More than a week after oral argument in Shelby County v. Holder, the scorn expressed by Chief Justice Roberts, Justice Scalia and others towards the Voting Rights Act continues to dominate the news. Whether it be Justice Scalia’s statement that the Voting Rights Act survives only because of the self-perpetuating power of “racial entitlements” or Chief Justice Roberts’ dubious claim that the state of voting discrimination may be worse in Massachusetts than Mississippi, there has been an outpouring of coverage highlighting just how the weak the arguments against the Voting Rights Act are. As Linda Greenhouse put it, it would be “an error of historic proportions” – akin to Plessy and other travesties in Supreme Court history – to strike down the Voting Rights Act when the Constitution expressly gives to Congress the power to eradicate racial discrimination in voting. With the focus on whether the Court will strike down our nation’s most iconic civil rights law, there has been virtually no attention to the fact that, when the Justices convene again on March 18th, the Supreme Court will hear oral argument in a second major voting rights case, Arizona v. Inter Tribal Council. But Inter Tribal Council is a very important case that will have huge implications for Congress’ power to protect the right to vote and to enact new, needed reforms in federal elections.
Inter Tribal Council concerns the validity of an Arizona law, adopted by the voters in 2004, requiring citizens to submit satisfactory documentary proof of citizenship in order to register to vote. If Arizona succeeds in its appeal, the effect will be to gut another critical voting rights statute, the National Voter Registration Act, designed to remove state barriers to voter registration in federal elections. In Inter Tribal Council, as in Shelby County, conservatives are ignoring the express powers that the Constitution gives to Congress to protect the right to vote, a fundamental right recognized throughout the Constitution’s text.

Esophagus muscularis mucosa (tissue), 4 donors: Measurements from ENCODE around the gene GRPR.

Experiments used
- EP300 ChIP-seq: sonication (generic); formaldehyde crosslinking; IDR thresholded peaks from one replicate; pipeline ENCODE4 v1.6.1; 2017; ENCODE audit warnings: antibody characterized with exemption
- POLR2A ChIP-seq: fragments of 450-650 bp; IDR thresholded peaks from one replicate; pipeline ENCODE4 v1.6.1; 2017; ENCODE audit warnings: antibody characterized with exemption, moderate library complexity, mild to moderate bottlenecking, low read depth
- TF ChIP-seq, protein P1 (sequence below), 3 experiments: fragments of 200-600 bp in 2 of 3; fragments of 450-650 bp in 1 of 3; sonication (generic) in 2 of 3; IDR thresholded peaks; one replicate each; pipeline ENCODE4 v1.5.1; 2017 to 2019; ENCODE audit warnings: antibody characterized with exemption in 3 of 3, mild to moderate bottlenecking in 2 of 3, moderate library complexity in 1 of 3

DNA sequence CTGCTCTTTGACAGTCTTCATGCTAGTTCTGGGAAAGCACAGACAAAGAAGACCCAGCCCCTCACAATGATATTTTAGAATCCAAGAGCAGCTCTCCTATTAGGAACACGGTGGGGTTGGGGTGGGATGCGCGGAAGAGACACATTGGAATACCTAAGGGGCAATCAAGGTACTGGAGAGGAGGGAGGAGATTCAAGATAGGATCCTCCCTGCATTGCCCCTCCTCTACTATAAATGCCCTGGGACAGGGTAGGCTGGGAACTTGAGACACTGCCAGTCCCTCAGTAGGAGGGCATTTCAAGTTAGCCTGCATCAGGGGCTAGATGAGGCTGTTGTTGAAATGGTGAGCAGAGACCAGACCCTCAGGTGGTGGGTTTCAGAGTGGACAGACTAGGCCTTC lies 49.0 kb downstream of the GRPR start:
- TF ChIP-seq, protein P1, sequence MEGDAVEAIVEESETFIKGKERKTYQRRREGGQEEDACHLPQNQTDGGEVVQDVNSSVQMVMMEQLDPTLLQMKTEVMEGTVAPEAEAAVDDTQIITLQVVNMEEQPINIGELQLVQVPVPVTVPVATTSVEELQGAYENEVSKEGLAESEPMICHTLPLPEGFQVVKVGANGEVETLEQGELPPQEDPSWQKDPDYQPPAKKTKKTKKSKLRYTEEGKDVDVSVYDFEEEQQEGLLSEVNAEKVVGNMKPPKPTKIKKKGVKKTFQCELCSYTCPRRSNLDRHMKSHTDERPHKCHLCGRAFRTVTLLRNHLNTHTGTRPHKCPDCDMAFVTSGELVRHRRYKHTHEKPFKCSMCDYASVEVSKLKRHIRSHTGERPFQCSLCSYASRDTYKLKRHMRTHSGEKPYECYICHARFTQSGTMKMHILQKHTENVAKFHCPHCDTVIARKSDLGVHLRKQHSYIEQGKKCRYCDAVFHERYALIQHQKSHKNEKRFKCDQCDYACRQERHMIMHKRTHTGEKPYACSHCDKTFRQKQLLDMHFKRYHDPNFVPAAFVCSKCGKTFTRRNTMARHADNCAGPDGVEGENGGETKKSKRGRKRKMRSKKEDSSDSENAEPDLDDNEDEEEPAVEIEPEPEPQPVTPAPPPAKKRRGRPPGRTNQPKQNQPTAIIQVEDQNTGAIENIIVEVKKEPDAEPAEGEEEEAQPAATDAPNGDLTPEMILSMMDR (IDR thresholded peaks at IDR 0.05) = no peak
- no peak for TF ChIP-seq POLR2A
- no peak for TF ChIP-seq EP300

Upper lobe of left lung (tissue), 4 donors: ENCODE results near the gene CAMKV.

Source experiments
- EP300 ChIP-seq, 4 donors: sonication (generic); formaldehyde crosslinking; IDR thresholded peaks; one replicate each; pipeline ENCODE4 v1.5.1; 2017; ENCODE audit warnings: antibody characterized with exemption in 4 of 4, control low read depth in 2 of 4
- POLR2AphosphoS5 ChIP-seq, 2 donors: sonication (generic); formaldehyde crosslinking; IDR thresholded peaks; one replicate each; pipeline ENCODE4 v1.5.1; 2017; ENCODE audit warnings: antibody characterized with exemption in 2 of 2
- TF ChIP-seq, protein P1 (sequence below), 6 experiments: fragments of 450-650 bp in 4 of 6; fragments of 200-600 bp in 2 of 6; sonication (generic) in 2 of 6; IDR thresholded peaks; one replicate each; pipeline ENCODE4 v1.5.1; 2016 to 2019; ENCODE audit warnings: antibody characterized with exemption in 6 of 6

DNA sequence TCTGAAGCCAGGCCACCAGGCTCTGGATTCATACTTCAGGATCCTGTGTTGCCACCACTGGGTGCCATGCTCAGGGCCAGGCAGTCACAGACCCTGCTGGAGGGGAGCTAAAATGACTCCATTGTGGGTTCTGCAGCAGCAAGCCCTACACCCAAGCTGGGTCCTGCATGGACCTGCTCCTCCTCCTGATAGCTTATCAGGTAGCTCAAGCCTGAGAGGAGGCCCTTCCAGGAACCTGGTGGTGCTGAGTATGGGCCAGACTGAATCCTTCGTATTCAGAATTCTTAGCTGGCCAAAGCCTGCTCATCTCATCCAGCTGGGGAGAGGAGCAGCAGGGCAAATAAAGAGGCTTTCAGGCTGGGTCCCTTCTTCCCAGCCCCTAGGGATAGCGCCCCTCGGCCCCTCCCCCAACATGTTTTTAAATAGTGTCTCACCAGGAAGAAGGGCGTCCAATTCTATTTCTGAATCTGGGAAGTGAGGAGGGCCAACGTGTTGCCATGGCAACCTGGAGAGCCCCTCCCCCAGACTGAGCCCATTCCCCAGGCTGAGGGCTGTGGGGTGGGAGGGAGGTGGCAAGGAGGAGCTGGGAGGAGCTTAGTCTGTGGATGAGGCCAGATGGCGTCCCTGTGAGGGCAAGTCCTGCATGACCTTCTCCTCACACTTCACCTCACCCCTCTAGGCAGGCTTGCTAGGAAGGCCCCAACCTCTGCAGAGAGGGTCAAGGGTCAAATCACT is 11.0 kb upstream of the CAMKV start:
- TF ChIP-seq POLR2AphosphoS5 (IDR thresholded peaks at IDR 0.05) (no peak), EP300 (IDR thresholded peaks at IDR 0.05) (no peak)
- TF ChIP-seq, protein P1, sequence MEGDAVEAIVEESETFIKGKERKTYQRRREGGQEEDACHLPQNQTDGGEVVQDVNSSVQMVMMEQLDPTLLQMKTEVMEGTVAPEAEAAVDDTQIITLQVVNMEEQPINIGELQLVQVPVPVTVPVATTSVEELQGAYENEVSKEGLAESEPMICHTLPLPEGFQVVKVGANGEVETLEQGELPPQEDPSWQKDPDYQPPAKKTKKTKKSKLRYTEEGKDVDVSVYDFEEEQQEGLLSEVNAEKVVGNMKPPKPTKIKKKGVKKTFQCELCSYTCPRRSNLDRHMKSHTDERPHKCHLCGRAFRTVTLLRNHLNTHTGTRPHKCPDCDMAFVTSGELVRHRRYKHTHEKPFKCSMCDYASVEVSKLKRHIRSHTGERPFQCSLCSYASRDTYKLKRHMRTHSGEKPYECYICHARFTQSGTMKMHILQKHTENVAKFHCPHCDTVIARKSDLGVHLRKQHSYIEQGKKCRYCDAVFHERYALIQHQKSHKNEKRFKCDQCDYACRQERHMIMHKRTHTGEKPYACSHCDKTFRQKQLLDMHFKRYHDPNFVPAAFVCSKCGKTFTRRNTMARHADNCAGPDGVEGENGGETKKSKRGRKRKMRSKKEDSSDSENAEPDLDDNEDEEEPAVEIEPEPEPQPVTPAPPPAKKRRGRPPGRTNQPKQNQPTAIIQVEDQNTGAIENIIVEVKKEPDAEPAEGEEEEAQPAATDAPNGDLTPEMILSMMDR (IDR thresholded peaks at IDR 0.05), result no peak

The Inter Tribal Council case concerns the scope of Congress’ powers under the Elections Clause contained in Article I, Section 4 of the Constitution, which gives to Congress the express power to “make or alter” state law regulating the time, place, and manner of federal elections. As CAC’s brief, co-authored with the Brennan Center for Justice and filed on behalf of prominent constitutional law professors, including Pulitzer-Prize winning historian Jack Rakove, explains, the Founders of the Constitution inserted this provision in the Constitution to ensure that the American people would have the right to freely select representatives of their choice without interference by the states. James Madison stressed the importance of the federal role in securing equal voting rights: “Should the people of any state by any means be deprived of the right of suffrage, it was judged proper that it should be remedied by the general government.” Because the right to vote was an “important and sacred” right, the Founders of the Constitution explicitly gave to Congress the power to “secur[e] to the people their equal rights of election.” The text and history of the Elections Clause shows that the Constitution’s protection for the right to vote dates all the way back to the Constitution’s Founding. Concern that states would not respect the right to vote is a theme that runs through our entire constitutional history.